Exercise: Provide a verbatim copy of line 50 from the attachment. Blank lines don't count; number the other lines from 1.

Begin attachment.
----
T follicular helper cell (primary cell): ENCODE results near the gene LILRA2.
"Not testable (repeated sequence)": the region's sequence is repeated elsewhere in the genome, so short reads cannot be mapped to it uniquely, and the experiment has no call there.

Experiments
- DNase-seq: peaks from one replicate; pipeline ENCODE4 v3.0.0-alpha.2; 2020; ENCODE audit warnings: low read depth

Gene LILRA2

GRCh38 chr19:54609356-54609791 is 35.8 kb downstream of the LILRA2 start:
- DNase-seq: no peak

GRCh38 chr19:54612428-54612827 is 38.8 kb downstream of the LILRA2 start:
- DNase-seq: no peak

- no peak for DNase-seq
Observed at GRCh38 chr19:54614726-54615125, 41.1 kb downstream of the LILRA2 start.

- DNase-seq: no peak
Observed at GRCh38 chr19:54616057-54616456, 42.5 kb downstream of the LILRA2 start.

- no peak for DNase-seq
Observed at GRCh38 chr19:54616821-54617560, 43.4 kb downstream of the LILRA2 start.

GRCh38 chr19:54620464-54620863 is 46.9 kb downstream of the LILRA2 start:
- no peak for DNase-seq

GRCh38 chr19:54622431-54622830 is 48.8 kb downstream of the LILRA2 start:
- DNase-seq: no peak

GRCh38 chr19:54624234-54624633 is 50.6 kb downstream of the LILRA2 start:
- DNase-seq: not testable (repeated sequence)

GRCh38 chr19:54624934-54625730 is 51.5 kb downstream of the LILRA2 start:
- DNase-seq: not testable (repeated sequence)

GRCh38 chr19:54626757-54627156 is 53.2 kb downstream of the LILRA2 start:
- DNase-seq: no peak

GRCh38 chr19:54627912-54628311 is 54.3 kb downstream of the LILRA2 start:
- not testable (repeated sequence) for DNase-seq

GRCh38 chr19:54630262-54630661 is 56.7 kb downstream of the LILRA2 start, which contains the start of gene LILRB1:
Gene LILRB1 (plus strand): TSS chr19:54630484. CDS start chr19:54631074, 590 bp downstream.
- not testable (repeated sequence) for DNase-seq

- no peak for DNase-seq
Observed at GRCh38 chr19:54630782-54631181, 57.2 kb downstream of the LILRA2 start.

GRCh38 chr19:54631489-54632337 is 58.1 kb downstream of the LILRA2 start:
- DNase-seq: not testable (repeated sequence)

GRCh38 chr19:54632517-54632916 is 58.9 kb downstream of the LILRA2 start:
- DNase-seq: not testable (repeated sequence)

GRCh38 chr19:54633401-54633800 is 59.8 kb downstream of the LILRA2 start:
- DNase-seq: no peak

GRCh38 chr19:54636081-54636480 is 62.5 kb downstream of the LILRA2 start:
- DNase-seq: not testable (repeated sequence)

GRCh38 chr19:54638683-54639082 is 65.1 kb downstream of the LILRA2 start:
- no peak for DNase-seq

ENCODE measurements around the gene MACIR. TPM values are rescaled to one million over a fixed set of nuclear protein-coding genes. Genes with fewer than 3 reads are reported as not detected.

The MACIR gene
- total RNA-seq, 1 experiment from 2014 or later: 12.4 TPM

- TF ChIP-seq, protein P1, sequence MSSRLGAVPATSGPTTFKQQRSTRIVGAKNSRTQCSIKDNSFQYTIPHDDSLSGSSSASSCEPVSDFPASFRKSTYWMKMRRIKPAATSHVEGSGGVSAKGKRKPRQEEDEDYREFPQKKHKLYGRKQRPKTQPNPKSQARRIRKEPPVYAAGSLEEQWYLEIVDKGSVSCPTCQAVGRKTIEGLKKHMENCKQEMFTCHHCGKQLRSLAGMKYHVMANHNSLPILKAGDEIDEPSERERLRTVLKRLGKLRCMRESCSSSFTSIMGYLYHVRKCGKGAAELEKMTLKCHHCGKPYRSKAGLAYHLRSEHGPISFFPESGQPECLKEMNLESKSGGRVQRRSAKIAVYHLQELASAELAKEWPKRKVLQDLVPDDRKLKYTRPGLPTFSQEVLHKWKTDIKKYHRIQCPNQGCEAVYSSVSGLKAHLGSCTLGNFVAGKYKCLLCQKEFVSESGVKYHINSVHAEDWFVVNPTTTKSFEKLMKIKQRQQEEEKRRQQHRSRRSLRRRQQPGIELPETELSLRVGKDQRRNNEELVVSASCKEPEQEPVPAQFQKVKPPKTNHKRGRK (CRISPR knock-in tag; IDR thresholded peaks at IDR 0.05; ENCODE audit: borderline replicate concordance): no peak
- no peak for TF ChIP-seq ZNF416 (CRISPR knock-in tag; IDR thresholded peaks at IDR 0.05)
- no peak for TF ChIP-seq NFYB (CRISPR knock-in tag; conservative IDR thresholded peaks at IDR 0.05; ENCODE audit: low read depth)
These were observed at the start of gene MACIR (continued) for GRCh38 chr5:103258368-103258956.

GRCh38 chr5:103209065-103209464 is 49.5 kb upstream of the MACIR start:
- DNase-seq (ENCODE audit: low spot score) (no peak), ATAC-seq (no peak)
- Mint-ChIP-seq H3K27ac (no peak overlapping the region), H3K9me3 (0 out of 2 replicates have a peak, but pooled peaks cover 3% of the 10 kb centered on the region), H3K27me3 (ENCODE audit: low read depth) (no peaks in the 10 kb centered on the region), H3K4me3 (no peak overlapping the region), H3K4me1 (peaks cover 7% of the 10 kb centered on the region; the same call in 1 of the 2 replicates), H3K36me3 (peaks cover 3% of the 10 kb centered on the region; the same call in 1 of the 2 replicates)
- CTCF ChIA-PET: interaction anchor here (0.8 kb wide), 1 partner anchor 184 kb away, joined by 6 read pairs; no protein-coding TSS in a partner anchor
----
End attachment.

GRCh38 chr5:103209065-103209464 is 49.5 kb upstream of the MACIR start: